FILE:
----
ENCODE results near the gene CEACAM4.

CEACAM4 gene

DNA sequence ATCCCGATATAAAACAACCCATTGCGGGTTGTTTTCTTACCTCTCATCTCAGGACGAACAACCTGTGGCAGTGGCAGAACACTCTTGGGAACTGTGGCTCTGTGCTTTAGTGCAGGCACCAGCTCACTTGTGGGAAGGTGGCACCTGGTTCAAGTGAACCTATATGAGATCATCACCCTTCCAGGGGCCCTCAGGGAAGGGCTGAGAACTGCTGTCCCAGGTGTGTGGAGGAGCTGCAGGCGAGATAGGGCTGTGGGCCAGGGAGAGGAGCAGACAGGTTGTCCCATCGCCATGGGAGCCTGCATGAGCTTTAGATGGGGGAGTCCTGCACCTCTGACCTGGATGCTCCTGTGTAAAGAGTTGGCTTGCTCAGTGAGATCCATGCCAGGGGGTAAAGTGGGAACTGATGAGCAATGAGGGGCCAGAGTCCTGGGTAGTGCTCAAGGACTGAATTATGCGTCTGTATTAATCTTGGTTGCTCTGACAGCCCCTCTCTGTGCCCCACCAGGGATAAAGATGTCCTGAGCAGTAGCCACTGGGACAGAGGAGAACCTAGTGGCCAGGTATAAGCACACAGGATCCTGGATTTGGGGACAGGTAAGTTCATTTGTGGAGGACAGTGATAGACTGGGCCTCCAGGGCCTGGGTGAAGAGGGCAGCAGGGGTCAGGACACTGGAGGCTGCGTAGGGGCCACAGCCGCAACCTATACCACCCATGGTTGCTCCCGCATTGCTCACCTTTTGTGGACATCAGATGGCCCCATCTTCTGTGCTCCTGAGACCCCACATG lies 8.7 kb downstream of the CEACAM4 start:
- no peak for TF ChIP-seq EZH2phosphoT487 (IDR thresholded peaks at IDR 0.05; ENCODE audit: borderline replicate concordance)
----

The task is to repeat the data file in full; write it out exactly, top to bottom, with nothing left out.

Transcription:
ENCODE results near the gene CEACAM4.

CEACAM4 gene

DNA sequence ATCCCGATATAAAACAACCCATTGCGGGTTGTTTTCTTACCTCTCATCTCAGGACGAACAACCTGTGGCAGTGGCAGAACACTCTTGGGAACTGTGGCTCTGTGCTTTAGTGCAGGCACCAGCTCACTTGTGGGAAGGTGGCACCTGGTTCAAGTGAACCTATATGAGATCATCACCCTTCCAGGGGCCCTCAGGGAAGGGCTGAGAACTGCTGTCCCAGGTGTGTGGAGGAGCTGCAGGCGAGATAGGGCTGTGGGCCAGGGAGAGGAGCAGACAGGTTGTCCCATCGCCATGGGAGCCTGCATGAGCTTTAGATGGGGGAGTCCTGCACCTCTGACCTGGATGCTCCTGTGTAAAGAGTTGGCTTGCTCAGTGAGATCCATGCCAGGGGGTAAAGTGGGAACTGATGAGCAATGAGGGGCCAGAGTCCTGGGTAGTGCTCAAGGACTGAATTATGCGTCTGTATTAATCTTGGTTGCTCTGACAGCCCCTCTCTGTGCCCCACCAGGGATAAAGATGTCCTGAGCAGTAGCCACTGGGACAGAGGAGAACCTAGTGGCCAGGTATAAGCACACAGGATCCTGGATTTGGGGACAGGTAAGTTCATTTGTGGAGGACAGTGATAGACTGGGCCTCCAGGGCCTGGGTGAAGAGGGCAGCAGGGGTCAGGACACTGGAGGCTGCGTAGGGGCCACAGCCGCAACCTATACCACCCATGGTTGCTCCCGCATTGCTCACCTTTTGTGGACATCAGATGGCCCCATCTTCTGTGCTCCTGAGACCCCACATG lies 8.7 kb downstream of the CEACAM4 start:
- no peak for TF ChIP-seq EZH2phosphoT487 (IDR thresholded peaks at IDR 0.05; ENCODE audit: borderline replicate concordance)